The conventional image of a business leader is one we see all around us—the commanding, visionary person who takes charge in a time of crisis or transition and leads her company to victory over daunting odds. The tales of these “celebrity CEOs” and their successes make great reading—as does their failures.
Yet, for several years, a slowly growing body of knowledge and experience has begun to suggest that another approach. The style known as “quiet leadership” may ultimately be more effective at achieving sustained high performance in organizations the traditional styles of leadership.
While that may be good news for those of us who are not natural media stars or extroverts, don’t be misled. Quiet leadership is a challenging management approach that requires a keen understanding of your business and the people necessary to achieve its promise.
Leading by example is one of the hallmarks of Quiet Leadership. It is more powerful to elicit the behavior you want by demonstrating it, rather than just telling others to do it. “Walk the talk” could be considered a key mantra for modeling ideal behavior. But a deeper understanding of what it means to be a “quiet leader” is emerging as management researchers and business coaches explore why certain types of leaders tend to produce better and sustainable results. Quiet leadership can be demonstrated at all leadership levels, not just in the executive boardroom.
Author Jim Collins, in his book Good to Great, first documented that transforming a mediocre company into a stellar performer seemed to require a leader who was the polar opposite of the “celebrity CEO” archetype. This type of leader combines tremendous personal determination to do what it takes to achieve success for the organization. This leader is willing to accept responsibility for failure as well as give credit for success to her team.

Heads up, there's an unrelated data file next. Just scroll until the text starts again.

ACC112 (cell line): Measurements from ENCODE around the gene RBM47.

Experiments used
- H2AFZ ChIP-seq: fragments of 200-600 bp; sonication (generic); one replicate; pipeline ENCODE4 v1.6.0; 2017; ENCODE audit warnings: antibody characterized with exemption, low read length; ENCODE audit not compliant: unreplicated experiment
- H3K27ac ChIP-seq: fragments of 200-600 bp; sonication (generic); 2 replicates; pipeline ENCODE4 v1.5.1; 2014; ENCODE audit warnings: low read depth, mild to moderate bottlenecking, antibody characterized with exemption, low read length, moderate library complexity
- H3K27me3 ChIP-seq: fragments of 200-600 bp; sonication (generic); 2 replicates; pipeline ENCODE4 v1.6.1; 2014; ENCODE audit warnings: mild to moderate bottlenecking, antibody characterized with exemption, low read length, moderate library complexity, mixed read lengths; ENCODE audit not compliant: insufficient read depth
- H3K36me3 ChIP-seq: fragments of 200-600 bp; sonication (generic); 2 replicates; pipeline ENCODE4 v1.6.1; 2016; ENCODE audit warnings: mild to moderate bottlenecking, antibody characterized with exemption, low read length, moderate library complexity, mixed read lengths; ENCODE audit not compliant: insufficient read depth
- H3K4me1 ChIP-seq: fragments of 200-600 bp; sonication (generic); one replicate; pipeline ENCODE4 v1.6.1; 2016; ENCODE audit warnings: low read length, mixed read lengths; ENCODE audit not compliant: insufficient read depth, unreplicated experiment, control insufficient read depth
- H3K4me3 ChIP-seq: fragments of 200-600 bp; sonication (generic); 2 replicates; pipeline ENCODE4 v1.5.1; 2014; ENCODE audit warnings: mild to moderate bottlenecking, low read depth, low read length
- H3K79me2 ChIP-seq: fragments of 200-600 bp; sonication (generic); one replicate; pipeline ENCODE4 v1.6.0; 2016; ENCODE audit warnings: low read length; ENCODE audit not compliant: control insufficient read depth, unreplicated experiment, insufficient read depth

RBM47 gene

In his bestselling book Leading Quietly, Harvard professor Joseph L. Badaracco Jr. identified key behaviors that successful quiet leaders seem to follow to get results. He distilled these into seven recommendations, among them:
• Do not be fooled. Be realistic about what you know and don’t know about the situation you face. Accept that you may have to act with uncertain knowledge.
• Trust mixed motives. Recognize that people, including you, bring a blend of motivations to their jobs—public-spirited and self-interested. Work with this instead of fighting it.
Daniel Goleman’s recent book, Primal Leadership, suggests that a coaching style of leadership may best describe the rare—and most essential—qualities of the quiet leader. “The coaching style is the least-used tool in the leader’s toolkit,” says Goleman, “probably because it doesn’t look like leadership.”
Like a coach, a quiet leader can achieve breakthroughs by asking guided questions rather than giving orders or advice. An exceptional leader takes the time to get to know each member of a team and understands their needs and style. This enables her to customize the appropriate projects and development plans that addresses the employees needs.
Quiet Leadership is not so much about any particular management style as it is an attitude toward work and people—and life. It is important to keep your ego in check and manage your ambitions. Susan Cain’s book, Quiet: The Power of Introverts, also highlights that leaders who are introverts can also have a significant impact to organizations. Companies are starting to acknowledge the need to expand their definition of diversity to include leadership styles as well.